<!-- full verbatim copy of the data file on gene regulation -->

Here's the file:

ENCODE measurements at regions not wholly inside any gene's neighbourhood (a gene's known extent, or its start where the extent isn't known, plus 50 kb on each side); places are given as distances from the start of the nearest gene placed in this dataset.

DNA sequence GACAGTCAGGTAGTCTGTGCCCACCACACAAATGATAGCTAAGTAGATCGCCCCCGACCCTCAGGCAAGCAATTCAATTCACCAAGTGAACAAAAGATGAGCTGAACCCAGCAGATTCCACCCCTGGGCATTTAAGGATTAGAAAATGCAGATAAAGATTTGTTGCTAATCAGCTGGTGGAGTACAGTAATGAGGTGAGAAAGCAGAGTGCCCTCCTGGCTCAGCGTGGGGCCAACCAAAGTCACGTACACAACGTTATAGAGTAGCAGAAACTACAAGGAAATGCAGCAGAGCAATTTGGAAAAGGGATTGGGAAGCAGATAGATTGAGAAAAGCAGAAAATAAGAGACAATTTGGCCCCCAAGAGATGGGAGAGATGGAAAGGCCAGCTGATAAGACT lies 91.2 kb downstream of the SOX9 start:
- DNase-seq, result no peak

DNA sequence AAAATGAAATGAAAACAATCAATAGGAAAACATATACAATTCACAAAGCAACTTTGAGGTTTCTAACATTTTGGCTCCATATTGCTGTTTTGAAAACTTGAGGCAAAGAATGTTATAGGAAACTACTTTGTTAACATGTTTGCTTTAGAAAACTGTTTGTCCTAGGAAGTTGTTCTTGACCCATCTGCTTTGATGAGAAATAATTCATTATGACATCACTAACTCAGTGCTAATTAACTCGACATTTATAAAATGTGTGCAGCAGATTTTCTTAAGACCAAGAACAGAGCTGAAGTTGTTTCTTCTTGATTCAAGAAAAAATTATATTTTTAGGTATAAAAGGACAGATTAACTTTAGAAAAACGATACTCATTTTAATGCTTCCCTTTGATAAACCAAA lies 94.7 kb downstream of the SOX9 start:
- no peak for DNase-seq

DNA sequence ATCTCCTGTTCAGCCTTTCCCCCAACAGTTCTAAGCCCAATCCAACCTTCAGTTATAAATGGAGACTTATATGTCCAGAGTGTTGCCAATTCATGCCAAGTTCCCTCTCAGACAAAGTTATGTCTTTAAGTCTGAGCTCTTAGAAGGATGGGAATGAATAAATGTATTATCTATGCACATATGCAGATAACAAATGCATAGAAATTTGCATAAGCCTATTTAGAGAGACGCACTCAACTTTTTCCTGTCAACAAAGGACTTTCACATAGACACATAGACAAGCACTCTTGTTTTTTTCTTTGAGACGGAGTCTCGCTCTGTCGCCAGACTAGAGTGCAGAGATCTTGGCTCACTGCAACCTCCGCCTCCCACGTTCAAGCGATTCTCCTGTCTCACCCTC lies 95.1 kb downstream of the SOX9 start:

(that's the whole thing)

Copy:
ENCODE measurements at regions not wholly inside any gene's neighbourhood (a gene's known extent, or its start where the extent isn't known, plus 50 kb on each side); places are given as distances from the start of the nearest gene placed in this dataset.

DNA sequence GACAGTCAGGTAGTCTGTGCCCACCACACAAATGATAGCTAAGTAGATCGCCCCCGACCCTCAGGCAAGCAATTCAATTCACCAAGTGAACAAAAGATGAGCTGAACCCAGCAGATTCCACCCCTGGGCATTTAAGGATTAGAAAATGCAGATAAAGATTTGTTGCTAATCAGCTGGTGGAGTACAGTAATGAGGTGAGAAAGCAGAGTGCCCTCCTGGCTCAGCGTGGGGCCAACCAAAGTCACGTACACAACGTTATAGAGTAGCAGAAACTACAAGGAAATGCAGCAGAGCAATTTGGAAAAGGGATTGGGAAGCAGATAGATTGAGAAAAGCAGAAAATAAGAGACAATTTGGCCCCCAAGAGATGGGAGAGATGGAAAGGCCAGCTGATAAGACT lies 91.2 kb downstream of the SOX9 start:
- DNase-seq, result no peak

DNA sequence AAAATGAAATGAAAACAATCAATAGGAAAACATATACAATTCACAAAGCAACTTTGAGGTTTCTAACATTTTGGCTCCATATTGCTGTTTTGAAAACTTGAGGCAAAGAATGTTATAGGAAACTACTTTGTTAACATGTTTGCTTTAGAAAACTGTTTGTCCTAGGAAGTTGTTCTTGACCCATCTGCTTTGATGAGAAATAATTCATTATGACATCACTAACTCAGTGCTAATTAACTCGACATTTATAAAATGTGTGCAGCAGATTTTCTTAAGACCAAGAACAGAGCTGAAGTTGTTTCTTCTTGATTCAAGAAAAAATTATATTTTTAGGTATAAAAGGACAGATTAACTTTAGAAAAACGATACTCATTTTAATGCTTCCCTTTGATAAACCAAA lies 94.7 kb downstream of the SOX9 start:
- no peak for DNase-seq

DNA sequence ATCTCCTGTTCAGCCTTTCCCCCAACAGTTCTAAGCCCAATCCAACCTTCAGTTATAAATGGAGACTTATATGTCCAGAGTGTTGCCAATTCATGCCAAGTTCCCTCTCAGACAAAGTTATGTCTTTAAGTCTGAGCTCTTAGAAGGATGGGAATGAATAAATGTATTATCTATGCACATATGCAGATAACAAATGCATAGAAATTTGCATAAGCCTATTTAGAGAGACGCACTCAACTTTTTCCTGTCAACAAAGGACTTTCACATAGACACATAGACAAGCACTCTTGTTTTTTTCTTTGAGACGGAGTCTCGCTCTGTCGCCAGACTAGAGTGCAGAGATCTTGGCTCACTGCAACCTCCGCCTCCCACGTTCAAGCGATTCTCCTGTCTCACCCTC lies 95.1 kb downstream of the SOX9 start: